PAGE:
HEARTLAND FLOOD: Fish are crossing the street in Percival Iowa

PERCIVAL, Iowa (WOWT) -- Friday’s heavy rain added to the wet and turbulent miseries of Percival, Iowa.

The town’s frustration level rivals its water level as the residents say they’ve had enough of the water coming and going since the initial flood. They want answers.

They say water levels are the worst they've seen in weeks. Most people have fled town waiting for the flooding to recede – again.

They say that for a while things were looking good. They were returning to their homes to start the cleanup. But that all changed over the past few weeks.

The county's Emergency Response Team says work being done by a railway company is making things more difficult. The BNSF is closing off breaches along the railway, blocking the floodwater’s escape route.

The county says the rail company has made some effort to get the water moving but it's not enough.

Fremont County Supervisor Dustin Sheldon said, “They put the flumes in, which doesn't allow as much water to go, which in turn started pushing more water back through the town of Percival. We been in contact with them trying to get them to alleviate the problem but haven't had any success doing that."

In a statement, BNSF said, "Based on our surveys we believe the water surface elevation in Percival is not affected by the railroad."

The company points to other factors including levee breaches.

To give you a sense of just how high and how fast this water has risen, if you stand along the main drag into town long enough you'll eventually see fish crossing the road.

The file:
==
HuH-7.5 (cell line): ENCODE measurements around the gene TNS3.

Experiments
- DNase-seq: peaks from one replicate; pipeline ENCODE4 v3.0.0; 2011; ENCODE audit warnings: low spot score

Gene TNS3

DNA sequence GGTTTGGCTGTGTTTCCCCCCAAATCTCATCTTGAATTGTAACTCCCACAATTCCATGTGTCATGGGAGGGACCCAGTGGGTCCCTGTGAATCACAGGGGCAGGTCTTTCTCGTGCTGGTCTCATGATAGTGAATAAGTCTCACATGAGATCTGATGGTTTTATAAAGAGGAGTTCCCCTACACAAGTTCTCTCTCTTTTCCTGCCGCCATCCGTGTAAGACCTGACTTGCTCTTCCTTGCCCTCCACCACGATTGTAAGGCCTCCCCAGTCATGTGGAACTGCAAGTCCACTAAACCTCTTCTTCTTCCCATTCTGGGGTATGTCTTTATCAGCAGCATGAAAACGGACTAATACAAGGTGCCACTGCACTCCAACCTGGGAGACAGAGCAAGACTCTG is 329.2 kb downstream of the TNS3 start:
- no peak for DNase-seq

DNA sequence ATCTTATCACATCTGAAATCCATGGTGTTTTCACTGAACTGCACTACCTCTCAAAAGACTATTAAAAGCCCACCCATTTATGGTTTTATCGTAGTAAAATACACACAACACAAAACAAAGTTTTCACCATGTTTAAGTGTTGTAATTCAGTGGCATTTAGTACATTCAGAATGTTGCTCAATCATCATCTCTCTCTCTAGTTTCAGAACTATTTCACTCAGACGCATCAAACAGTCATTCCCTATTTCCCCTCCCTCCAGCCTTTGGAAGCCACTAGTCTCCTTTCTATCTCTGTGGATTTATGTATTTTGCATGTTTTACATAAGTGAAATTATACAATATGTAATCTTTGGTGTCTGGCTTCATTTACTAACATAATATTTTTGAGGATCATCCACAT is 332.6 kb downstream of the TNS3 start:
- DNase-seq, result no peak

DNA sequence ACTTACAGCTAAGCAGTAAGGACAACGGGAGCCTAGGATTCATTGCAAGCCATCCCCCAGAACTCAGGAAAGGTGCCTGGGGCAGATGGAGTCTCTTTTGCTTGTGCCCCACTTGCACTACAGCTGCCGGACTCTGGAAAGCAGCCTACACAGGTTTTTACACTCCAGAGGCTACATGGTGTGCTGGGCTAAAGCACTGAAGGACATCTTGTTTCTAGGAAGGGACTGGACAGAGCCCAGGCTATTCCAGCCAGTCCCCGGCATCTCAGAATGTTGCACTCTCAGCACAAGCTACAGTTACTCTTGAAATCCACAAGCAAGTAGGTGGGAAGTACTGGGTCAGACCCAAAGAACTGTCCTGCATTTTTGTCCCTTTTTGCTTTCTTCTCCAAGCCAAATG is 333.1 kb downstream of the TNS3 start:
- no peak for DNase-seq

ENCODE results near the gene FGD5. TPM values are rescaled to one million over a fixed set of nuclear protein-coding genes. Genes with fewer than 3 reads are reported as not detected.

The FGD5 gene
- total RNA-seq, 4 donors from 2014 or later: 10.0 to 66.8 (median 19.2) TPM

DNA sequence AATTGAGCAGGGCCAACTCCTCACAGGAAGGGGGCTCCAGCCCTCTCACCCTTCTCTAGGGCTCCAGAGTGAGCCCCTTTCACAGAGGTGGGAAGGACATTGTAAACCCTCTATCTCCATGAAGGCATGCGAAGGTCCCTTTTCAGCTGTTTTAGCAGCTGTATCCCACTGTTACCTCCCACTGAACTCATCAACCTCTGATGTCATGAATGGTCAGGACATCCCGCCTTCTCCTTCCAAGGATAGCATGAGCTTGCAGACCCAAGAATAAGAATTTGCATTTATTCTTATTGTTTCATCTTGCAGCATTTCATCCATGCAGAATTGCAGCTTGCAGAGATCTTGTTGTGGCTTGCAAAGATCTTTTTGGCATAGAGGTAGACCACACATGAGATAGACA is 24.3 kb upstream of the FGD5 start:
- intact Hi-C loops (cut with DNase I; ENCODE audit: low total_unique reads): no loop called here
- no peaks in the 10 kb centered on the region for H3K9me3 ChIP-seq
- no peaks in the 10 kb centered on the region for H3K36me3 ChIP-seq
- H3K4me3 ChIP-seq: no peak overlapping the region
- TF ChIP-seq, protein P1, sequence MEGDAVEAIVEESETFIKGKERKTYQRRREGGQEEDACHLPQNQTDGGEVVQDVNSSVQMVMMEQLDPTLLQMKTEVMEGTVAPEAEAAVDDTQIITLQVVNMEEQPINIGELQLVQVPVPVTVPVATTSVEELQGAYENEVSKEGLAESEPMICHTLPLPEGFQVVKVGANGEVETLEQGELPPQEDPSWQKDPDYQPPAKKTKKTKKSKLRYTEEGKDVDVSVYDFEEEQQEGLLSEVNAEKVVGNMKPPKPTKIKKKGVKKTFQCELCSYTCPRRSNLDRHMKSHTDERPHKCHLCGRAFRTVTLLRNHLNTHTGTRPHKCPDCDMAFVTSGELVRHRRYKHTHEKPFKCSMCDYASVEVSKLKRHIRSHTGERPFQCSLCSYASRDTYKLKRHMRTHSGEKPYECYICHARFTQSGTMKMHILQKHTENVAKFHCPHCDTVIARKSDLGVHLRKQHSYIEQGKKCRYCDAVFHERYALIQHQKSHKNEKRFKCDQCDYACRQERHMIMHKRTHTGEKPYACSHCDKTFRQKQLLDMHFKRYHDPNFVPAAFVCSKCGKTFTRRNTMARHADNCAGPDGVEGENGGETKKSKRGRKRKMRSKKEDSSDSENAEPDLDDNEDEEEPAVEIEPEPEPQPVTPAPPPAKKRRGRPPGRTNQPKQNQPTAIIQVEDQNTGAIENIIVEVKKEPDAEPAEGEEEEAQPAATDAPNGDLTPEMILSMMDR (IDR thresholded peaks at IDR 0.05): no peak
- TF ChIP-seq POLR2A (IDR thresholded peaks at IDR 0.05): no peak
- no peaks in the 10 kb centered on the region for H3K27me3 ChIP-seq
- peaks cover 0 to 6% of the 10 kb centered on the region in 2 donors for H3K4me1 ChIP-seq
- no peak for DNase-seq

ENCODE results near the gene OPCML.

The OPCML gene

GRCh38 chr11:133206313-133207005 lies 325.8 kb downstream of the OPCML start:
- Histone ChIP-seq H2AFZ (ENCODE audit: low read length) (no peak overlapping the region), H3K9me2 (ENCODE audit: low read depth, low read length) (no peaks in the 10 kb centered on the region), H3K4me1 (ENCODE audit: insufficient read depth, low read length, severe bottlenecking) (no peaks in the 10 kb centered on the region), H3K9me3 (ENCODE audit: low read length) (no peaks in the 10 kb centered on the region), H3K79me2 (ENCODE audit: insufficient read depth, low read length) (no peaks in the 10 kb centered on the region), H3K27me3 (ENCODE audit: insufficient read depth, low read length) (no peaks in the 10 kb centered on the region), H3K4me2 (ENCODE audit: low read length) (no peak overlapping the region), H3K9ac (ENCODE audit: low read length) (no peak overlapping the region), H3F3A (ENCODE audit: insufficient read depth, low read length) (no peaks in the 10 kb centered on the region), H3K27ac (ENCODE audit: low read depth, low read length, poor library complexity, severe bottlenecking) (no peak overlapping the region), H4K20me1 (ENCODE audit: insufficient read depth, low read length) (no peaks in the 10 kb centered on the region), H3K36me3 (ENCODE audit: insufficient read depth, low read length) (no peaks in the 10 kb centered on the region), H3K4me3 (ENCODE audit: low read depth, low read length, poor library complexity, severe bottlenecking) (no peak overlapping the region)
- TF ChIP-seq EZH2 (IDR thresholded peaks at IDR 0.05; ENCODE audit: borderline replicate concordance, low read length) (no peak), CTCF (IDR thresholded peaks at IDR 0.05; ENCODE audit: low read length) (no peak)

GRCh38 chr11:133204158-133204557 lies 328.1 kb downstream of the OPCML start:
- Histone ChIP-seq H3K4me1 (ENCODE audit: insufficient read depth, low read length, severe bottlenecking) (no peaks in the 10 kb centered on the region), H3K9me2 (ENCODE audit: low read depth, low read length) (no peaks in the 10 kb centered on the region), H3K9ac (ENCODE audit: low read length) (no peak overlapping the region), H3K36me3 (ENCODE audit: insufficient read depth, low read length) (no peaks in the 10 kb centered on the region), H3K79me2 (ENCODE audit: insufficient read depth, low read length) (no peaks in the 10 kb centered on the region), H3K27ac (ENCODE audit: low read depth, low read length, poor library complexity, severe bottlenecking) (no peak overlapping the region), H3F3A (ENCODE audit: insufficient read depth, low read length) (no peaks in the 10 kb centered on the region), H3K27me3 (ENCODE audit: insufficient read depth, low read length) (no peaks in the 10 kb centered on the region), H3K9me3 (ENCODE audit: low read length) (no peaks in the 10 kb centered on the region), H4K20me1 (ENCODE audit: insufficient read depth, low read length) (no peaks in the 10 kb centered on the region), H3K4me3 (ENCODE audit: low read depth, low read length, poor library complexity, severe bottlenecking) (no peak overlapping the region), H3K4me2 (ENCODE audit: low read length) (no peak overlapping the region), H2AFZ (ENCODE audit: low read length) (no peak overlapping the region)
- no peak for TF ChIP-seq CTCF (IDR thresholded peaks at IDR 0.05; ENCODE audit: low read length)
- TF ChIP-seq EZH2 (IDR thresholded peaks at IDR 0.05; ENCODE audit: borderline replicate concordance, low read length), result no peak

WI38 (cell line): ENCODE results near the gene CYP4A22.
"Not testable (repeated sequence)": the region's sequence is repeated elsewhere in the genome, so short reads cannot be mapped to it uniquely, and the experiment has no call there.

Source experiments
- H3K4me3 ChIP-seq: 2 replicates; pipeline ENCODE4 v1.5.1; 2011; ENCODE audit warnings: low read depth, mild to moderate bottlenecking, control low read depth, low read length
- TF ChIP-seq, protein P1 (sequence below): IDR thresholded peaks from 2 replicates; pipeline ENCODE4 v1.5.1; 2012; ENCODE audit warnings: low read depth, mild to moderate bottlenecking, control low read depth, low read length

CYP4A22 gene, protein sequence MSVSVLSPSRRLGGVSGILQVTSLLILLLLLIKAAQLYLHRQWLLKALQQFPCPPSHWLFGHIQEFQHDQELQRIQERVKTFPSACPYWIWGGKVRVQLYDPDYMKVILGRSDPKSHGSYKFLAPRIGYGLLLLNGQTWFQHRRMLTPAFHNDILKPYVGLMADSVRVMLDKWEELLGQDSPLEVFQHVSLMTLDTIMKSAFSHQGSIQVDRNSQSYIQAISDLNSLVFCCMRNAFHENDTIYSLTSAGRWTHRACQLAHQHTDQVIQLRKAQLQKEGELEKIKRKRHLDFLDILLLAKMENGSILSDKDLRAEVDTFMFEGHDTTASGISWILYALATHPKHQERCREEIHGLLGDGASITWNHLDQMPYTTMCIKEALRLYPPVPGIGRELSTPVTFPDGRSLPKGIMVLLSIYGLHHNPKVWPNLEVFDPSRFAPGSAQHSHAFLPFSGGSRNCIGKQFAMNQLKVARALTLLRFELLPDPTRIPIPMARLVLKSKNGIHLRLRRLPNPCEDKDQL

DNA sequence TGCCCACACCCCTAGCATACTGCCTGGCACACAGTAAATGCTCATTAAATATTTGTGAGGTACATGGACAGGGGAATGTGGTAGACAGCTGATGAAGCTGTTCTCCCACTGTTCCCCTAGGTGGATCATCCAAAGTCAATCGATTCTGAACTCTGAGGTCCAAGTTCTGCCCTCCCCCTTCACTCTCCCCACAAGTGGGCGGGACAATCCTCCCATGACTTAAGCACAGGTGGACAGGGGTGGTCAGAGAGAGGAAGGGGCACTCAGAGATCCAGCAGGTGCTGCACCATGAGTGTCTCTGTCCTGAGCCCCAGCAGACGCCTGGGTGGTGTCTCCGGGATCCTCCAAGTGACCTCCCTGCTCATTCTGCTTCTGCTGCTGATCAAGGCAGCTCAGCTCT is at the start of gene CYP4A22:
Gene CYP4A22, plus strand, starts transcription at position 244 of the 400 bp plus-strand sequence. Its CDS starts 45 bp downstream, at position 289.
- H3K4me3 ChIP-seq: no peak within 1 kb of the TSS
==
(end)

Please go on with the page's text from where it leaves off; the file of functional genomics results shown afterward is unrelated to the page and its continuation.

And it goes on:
Charlie Bohlan owns an old gas station that’s been out of service for years.

“I've got things in there up on blocks, what's left in there, to keep dry,” he said. “But I guess it's just persistence - coming back. Because this is where I've grown up."

Bohlan said the waters have been rising and receding since the initial flood. “It’s frustrating. This is the sixth time it's in the station."

We spoke with one woman Friday who was on her way out to the grocery store. She said she was not sure if she’d be able to get to her home when she returned.

Debbie Vanderbeek said, “This is the worst it's been since March. They can't seem to get this flooding to stop. They think it's the railroad and all these houses down here are going to be ruined."

Charlie said he's seen enough flooding for one lifetime.

“My wife and I are going to move this time. We'll keep the building because this is my shop - a touch of home - to stay in the community."

BNSF says they have added dozens of culverts in Percival that are providing more drainage than prior to the flooding.

BNSF statement:

Flood waters continue to escape the Missouri River through significant levee breaches north of Percival, Iowa, and west of the I-29. BNSF Railway agrees with an Iowa DOT plan designed to limit water from reaching communities east of I 29, including Percival. State officials requested BNSF support and the railroad is prepared to assist with the state’s proactive plan.

As the region recovers from flooding and we restore our railroad, we work to minimize our impact on the communities of Iowa. Based on our surveys, we believe the water surface elevation in Percival is not affected by the railroad which runs north-south in that area, but instead by a combination of factors, including the levee breaches, the east-west roadways, and obstructions downstream that prevent the water from draining further south. BNSF has added 30 culverts north of 200th Street in Percival, which are providing significantly more drainage than prior to the flooding.

Andy Williams
Regional Public Affairs Director